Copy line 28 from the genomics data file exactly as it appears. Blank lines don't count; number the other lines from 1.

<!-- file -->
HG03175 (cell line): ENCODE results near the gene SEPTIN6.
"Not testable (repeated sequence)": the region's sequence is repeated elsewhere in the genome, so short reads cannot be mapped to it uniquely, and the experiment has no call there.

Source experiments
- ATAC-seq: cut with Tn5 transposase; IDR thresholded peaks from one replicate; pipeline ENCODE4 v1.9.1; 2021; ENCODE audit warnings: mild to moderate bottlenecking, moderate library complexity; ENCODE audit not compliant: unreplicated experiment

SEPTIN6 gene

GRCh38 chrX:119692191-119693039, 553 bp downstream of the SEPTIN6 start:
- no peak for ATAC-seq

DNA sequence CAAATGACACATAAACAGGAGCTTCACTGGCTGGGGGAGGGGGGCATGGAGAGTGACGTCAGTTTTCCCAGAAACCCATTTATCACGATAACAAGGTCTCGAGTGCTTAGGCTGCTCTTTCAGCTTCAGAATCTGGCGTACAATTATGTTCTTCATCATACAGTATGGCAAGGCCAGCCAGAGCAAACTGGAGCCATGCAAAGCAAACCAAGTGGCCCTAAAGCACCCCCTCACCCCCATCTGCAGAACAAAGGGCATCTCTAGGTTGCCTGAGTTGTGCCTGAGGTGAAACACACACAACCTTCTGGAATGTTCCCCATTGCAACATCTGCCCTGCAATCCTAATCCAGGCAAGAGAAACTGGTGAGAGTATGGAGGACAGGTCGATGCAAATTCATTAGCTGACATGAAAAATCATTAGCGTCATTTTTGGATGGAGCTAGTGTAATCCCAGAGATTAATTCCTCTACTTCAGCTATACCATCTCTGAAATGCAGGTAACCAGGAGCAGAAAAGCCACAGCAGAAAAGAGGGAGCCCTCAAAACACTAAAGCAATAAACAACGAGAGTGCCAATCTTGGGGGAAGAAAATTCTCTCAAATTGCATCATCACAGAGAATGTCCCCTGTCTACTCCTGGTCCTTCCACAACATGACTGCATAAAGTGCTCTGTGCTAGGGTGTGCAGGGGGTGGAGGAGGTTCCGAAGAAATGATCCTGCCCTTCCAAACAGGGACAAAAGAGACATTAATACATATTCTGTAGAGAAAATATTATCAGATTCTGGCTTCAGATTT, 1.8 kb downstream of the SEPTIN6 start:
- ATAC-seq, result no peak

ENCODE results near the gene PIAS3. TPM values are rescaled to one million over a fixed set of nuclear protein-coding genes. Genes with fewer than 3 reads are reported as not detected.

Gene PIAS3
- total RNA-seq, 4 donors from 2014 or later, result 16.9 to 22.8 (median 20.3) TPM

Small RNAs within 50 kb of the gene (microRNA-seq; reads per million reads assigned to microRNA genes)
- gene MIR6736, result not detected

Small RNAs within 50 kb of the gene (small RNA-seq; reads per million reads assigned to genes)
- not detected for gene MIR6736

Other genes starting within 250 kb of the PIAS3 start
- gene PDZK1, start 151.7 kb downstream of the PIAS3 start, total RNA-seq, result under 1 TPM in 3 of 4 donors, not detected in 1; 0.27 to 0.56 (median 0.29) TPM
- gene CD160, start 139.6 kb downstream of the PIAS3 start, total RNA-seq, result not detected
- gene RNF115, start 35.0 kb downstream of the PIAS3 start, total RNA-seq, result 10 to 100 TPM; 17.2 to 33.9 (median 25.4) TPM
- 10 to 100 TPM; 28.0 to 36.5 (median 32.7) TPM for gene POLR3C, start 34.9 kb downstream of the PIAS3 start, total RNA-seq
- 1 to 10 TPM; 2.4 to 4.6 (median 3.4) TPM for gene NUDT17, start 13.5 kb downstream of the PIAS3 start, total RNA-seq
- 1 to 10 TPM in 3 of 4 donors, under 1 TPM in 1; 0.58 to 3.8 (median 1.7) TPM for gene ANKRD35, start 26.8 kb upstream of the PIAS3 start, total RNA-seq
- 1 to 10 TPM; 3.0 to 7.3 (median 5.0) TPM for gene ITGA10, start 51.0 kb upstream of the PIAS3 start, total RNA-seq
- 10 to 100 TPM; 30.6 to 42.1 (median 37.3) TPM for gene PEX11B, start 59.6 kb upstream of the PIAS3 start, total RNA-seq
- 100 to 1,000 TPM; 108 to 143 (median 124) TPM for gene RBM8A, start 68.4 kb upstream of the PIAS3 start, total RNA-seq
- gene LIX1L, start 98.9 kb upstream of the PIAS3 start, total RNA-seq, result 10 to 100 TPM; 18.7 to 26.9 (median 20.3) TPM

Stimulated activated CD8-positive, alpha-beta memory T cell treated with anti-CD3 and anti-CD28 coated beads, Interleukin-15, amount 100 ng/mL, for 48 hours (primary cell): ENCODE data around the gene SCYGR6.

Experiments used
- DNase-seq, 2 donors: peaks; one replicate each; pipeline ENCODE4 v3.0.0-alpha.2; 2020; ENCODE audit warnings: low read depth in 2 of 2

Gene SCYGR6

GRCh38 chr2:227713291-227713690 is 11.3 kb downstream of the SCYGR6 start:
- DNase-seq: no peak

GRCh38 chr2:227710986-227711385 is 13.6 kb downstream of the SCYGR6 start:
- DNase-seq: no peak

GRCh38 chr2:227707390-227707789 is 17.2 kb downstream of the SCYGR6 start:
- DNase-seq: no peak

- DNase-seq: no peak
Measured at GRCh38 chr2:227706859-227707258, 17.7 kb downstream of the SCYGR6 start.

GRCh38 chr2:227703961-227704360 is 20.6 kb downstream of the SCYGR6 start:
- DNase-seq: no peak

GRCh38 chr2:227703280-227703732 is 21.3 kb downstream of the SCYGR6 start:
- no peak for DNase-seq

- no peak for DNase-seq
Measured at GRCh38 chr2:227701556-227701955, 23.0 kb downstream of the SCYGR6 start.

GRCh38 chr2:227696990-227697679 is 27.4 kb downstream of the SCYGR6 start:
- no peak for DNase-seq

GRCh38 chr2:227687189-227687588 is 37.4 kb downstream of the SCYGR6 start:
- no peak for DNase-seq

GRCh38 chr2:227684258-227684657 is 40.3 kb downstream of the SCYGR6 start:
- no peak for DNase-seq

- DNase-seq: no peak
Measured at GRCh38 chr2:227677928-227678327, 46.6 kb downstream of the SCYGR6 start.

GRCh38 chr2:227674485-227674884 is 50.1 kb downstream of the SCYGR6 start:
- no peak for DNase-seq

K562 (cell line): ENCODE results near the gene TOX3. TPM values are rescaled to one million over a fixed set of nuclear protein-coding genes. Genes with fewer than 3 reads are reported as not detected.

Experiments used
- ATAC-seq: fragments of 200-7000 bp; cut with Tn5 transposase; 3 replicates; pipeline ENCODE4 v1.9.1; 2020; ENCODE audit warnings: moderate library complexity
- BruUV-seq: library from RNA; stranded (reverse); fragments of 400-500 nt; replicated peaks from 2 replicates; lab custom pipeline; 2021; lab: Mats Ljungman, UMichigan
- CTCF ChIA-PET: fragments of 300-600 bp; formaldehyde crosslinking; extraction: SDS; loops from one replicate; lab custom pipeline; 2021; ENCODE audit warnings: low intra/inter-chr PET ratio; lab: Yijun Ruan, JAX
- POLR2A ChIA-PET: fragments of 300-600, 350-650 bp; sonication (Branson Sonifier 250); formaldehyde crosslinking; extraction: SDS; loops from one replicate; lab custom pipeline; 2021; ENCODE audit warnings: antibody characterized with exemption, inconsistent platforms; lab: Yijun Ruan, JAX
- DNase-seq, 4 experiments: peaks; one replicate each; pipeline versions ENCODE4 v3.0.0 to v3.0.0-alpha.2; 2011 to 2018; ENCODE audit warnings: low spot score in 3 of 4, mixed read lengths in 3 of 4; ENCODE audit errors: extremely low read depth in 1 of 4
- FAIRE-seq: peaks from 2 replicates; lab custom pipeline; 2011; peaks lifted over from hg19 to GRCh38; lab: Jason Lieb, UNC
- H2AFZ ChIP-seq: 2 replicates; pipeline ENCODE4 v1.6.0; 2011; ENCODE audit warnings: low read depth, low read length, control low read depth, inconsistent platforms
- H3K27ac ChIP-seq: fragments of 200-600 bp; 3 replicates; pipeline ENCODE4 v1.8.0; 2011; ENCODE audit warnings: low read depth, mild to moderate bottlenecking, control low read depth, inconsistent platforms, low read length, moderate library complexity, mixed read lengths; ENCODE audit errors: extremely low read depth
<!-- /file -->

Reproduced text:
Stimulated activated CD8-positive, alpha-beta memory T cell treated with anti-CD3 and anti-CD28 coated beads, Interleukin-15, amount 100 ng/mL, for 48 hours (primary cell): ENCODE data around the gene SCYGR6.